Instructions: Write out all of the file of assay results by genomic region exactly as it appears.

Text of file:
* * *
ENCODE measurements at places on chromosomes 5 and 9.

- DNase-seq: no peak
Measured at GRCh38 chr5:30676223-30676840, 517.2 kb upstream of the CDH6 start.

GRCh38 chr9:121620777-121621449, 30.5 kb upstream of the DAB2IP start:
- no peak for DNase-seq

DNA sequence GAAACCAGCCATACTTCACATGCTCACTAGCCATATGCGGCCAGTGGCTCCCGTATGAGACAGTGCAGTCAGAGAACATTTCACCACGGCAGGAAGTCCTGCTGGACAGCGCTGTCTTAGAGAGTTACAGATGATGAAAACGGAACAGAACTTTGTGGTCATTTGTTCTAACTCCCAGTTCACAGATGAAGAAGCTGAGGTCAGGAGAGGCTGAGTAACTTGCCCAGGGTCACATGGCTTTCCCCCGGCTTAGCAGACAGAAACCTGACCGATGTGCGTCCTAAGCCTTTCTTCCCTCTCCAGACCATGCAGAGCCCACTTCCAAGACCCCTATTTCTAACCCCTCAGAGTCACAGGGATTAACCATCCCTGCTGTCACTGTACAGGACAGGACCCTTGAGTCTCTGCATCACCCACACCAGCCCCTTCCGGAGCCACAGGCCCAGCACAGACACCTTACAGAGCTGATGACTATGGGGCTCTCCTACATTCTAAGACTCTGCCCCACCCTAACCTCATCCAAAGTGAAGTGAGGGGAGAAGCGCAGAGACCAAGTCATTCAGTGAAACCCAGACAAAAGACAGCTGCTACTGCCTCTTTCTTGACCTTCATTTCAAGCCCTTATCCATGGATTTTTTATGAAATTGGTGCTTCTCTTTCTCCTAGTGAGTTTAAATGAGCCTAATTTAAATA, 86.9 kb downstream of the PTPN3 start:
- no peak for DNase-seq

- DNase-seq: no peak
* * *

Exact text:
ENCODE measurements at places on chromosomes 5 and 9.

- DNase-seq: no peak
Measured at GRCh38 chr5:30676223-30676840, 517.2 kb upstream of the CDH6 start.

GRCh38 chr9:121620777-121621449, 30.5 kb upstream of the DAB2IP start:
- no peak for DNase-seq

DNA sequence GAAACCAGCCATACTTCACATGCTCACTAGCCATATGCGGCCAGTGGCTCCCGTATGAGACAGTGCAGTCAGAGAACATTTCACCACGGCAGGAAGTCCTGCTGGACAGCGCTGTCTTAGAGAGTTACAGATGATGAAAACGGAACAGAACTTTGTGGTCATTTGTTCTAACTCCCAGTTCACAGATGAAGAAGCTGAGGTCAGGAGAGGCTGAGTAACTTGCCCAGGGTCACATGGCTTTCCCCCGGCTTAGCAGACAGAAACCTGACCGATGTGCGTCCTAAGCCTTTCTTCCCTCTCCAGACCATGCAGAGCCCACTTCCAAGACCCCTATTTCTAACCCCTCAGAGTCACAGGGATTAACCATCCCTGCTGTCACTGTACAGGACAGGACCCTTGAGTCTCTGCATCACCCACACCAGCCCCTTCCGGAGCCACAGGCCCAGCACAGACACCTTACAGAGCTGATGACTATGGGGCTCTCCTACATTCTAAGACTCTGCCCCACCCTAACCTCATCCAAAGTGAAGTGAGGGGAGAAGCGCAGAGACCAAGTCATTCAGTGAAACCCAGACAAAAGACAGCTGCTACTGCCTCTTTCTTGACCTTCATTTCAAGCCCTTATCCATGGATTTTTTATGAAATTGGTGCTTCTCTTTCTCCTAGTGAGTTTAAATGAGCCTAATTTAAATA, 86.9 kb downstream of the PTPN3 start:
- no peak for DNase-seq

- DNase-seq: no peak